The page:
From a very young age, Douglas Noblet has been capturing and sharing the beauty of our Canadian wilderness as seen from the sky. Not such a bad job, don’t you think? Read on to learn more about his amazing work.
Canadian aerial & landscape photographer Douglas Noblet is the founder of Wild Air Photography, and he spends his days producing breathtaking shots from incredible aerial angles…
Doug lives in Nelson, BC and as a pilot can access the most remote and untouched areas of the Canadian West. His photography has captured the most rugged and beautiful landscapes, mountains, and scenery from such places as the Bugaboos, the Selkirk Range, the Purcell Range, Mount Assiniboine, Mount Robson, Valhalla Park, Banff National Park and more. You can view a sampling of his work below and much more at www.wildairphoto.com.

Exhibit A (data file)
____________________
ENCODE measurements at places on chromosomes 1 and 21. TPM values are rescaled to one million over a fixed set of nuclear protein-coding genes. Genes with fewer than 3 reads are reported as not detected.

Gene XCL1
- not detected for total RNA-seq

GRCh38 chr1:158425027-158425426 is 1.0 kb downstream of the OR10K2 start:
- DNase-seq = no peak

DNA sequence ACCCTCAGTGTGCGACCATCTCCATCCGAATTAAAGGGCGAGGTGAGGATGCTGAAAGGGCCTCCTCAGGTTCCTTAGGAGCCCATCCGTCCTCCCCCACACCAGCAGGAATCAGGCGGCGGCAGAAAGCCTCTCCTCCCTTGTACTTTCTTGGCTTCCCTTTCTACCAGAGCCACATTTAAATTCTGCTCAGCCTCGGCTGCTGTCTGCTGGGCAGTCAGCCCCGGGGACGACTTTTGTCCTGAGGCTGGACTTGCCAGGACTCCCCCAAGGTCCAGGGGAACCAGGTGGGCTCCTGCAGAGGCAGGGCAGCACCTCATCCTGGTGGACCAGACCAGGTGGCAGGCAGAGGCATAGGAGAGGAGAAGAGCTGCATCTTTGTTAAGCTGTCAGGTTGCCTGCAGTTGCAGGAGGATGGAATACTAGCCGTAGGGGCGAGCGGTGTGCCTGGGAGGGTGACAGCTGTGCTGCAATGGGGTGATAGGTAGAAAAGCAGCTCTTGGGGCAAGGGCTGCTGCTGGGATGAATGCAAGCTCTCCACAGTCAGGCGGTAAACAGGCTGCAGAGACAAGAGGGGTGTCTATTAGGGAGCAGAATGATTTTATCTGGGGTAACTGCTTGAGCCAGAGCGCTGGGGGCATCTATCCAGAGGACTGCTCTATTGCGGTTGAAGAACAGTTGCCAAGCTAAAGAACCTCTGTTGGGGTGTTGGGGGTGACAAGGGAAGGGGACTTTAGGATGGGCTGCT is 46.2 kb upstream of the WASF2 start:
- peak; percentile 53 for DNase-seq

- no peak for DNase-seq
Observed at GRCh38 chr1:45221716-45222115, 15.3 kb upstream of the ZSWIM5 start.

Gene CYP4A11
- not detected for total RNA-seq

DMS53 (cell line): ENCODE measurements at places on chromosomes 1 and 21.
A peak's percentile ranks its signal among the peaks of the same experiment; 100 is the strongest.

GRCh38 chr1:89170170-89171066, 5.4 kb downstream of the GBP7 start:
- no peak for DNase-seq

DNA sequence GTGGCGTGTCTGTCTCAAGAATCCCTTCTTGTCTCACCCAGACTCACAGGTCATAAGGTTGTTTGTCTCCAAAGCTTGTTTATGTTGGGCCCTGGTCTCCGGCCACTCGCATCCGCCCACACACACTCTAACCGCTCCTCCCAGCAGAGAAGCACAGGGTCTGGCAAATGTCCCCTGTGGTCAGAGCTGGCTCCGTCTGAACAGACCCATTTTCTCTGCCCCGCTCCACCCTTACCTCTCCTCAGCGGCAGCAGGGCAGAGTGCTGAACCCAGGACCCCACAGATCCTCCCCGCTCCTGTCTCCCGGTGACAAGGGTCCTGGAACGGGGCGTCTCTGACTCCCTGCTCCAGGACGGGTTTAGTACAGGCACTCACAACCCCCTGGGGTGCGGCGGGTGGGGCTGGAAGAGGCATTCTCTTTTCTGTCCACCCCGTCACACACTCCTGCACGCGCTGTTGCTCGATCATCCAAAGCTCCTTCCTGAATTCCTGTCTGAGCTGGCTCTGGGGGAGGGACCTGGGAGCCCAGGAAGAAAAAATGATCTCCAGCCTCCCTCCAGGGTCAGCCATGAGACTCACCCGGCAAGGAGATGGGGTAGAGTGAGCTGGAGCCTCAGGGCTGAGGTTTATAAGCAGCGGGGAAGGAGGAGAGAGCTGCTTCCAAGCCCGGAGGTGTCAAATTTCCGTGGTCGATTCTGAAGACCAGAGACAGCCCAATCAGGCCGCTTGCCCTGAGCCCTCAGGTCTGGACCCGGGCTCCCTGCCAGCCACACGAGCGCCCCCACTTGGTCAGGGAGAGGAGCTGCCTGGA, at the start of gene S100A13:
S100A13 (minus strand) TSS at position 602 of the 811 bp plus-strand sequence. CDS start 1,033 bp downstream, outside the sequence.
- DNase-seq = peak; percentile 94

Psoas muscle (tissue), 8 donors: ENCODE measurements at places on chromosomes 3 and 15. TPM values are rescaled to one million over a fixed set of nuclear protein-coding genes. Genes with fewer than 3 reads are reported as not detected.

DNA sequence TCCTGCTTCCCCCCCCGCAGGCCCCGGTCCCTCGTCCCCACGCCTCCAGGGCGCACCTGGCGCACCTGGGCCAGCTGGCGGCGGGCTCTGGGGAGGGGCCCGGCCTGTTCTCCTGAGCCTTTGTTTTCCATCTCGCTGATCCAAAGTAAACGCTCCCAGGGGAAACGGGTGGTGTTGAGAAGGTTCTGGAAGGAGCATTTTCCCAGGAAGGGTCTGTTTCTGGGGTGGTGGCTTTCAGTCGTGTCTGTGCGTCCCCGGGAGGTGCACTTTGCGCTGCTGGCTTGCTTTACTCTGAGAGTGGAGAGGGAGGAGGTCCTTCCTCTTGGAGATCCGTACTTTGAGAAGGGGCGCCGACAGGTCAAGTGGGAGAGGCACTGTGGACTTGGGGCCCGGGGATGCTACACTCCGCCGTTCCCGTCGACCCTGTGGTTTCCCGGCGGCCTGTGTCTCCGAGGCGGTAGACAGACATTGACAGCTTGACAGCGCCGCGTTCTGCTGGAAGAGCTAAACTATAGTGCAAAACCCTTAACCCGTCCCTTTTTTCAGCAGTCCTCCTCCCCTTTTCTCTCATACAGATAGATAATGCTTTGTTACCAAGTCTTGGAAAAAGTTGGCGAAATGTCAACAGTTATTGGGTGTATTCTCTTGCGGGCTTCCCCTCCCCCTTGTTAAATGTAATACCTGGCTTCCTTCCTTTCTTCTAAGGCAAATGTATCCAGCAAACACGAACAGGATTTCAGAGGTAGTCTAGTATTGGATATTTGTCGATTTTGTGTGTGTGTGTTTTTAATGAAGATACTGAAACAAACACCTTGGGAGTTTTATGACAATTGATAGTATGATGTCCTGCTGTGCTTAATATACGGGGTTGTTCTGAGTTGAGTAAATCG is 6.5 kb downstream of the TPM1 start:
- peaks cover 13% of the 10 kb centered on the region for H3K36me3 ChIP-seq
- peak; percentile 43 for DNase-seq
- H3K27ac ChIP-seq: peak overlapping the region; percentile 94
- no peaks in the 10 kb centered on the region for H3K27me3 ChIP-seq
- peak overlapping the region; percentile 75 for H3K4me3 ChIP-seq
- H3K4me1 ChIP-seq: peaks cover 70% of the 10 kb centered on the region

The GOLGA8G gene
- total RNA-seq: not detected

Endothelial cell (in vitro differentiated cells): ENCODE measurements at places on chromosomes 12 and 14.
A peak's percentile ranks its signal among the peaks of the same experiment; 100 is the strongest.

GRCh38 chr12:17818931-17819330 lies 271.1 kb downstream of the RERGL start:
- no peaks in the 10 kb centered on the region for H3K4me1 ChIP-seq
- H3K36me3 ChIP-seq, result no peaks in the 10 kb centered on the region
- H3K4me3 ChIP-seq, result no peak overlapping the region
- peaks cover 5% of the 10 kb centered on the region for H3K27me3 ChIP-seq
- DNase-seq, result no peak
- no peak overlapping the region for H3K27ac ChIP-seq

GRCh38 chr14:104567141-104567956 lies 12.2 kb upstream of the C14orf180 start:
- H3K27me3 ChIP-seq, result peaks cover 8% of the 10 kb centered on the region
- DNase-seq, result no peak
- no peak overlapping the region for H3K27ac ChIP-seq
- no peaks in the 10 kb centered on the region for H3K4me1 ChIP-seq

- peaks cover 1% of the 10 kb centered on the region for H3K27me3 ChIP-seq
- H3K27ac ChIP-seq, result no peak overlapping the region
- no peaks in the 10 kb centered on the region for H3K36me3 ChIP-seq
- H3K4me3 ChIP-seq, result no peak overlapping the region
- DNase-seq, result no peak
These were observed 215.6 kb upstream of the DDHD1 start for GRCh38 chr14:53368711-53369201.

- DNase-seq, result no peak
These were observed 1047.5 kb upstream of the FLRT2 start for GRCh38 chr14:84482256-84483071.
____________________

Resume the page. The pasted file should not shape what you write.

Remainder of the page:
Doug, how did you get started in photography?
When I was 13 years old my family lived in Calgary right in the flight path of the airport. My dad worked as a pilot. My mom dabbled in photography and had all the photography textbooks which I would read. When I received a camera for my birthday, it was natural for me to start photographing planes. They were big and cool and featured in my life at the time. I liked them, so I shot them.
When did you realize you could make a living at it?
When I was 14 or 15, I went to Europe with my parents and took lots of photos. I would post them online on photo websites. I posted a photo of a plane that had experimental winglets and someone saw it online and offered me $20 for it. I thought that was pretty cool. I was about to accept it when one of my dad’s friends who was a photographer told me it was worth more. He ended up getting me $250 for it. That was the first image I ever sold. I kept taking pictures of planes, and also sold a few helicopter photos. I always had camera with me. Shortly after that I got a cover shot on Helicopter Magazine, and would sell a few here and there. Vertical Magazine also used a few images of mine. So I got my start by focusing on aviation which then slowly transitioned into landscapes and nature.
And you're also a pilot?